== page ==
What rights does a consumer have to a digital product that they purchase? What control does an author have over their creative works? What obligations do others have to you when they use your data to develop new products?
None of these questions are new, but the recent proliferation of artificial intelligence (AI) tools, particularly generative AI (GenAI) tools, has brought these questions to the forefront of ongoing conversations about the role that AI will play in the marketplace. As an advocate for and enforcer of consumer protection laws, the US Federal Trade Commission (FTC) recently offered reminders and recommendations for companies offering digital products and AI tools:
Manage Consumer Expectations About Their Rights to Digital Products
Avoid Deceptive Practices With Respect to Creative Works
Similarly, authors may have certain expectations about their rights with respect to their creative works. For example, they may expect that others should not be permitted to pass off their work as created by that author. As a matter of consumer protection, the FTC seeks to prevent others from committing such deception. But GenAI tools make it both easier and faster to create works that are harder to distinguish from the works of another author. Try using one of the GenAI tools currently available to write a haiku in the voice of Langston Hughes or reproduce a photograph as a painting in the style of Frida Kahlo and you may be surprised how convincing the tool is at mimicking Hughes’ voice or Kahlo’s style.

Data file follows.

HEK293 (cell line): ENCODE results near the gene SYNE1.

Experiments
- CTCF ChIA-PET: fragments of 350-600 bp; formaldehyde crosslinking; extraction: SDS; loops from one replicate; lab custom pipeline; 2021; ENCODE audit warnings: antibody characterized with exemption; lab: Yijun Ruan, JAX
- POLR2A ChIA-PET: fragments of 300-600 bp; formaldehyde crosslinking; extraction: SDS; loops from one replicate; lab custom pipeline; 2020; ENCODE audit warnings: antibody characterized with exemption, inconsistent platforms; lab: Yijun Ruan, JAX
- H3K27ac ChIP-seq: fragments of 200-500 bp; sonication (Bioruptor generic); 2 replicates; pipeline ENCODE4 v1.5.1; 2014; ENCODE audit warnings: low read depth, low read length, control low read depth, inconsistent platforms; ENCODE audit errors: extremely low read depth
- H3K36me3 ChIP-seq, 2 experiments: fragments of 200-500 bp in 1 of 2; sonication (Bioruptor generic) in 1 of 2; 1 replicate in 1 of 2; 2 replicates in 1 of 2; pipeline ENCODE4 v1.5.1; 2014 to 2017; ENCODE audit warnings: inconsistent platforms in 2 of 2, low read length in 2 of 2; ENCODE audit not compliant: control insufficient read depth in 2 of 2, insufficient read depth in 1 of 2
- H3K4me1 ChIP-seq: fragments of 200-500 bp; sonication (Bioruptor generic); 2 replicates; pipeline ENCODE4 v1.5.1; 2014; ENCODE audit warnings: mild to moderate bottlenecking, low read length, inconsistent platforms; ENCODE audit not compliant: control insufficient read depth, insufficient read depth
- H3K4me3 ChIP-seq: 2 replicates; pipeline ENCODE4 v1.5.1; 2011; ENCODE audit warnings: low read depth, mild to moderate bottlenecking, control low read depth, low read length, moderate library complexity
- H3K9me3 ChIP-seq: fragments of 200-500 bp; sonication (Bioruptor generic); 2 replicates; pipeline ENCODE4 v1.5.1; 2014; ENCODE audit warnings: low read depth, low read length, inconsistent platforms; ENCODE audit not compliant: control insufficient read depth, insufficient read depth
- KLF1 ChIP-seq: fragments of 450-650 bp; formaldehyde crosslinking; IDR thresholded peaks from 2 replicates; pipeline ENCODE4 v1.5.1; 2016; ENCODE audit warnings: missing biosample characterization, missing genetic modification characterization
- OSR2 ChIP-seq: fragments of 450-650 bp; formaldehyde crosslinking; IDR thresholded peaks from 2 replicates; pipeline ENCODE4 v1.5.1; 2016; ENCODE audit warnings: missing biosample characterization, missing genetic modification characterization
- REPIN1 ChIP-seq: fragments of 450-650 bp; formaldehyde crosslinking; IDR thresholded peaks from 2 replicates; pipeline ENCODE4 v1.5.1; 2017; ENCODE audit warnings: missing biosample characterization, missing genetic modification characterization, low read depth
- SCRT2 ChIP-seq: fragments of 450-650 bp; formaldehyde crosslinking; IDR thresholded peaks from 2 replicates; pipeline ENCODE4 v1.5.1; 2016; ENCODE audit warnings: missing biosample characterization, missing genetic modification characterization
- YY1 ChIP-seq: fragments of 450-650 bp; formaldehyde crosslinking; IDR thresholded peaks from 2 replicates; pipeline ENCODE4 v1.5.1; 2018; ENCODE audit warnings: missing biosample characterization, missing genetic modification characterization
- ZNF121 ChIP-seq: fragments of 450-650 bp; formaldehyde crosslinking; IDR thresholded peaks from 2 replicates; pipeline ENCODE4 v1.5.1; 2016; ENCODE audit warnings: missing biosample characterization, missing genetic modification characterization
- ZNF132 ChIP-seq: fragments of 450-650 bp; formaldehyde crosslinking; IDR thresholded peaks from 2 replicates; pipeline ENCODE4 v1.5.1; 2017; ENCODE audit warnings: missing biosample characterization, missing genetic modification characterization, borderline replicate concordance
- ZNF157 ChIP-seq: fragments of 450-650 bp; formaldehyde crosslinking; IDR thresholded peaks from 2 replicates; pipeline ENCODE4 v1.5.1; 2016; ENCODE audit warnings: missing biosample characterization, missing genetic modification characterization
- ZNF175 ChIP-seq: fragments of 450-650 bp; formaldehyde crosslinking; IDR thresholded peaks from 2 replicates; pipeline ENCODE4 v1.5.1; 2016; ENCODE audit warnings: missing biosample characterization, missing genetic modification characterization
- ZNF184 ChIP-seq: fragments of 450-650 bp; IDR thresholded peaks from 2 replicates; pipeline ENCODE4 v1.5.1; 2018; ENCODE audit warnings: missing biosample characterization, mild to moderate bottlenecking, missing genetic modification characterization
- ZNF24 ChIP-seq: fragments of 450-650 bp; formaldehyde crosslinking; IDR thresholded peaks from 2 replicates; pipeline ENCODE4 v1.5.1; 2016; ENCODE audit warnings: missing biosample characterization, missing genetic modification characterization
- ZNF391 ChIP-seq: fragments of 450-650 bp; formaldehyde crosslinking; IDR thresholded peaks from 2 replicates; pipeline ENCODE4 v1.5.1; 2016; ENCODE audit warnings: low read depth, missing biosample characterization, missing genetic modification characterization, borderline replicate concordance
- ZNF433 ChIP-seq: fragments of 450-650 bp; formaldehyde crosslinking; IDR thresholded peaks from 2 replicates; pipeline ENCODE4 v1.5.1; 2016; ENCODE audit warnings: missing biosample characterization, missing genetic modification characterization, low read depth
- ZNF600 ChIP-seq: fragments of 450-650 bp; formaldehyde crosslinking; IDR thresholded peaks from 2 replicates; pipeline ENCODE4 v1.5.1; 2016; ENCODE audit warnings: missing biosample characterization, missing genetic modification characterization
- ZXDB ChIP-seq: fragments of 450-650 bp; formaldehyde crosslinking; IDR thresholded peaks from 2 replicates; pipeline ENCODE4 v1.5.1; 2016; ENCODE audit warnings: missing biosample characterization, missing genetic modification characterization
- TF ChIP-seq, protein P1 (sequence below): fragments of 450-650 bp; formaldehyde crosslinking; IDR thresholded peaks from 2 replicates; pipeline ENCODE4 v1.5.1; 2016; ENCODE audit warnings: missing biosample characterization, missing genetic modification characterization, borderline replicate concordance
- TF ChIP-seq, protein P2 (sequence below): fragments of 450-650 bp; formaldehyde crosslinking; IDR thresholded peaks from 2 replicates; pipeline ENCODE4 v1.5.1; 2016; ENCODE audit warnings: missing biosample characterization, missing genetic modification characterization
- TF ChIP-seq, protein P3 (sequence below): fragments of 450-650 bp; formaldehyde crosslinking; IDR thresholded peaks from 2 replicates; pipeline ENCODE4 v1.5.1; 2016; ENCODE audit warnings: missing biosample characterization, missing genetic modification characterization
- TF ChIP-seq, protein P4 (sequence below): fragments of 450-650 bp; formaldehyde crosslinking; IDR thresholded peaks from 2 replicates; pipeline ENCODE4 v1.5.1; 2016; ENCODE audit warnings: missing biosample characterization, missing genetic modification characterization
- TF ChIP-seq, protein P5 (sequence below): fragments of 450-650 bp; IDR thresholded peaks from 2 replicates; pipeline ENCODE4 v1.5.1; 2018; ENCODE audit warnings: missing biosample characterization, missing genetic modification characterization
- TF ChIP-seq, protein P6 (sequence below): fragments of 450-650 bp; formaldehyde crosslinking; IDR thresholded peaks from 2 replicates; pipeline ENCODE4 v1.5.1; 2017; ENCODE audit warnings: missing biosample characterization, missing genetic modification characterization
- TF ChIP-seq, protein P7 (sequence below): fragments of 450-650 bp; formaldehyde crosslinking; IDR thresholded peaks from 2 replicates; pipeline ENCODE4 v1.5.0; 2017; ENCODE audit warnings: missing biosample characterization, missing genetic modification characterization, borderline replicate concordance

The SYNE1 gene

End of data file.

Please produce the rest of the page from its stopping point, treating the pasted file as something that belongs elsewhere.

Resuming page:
Consider Being Transparent About Training Sources for GenAI Tools
GenAI tools are developed by using data to train an algorithm. The content and quality of the data influences the effectiveness of the tool. In their quest to develop GenAI tools able to perform a variety of tasks, developers pull from a variety of data sources, which may include creative works such as poems, movie scripts, blog posts, and even news articles, as well as personal information protected by privacy laws. From a consumer protection perspective, the FTC is concerned that lack of transparency about training data sources may be deceptive because individual and corporate users are not able to fully evaluate whether a given GenAI tool is suitable for their needs.
While the rise of AI has resurfaced old questions about ownership, control, and product development, the FTC’s reminders and recommendations to avoid deception by clearly and accurately communicating with consumers and creators are evergreen. Baker McKenzie’s AI practice stands ready to assist companies as they navigate these old issues arising from new technologies.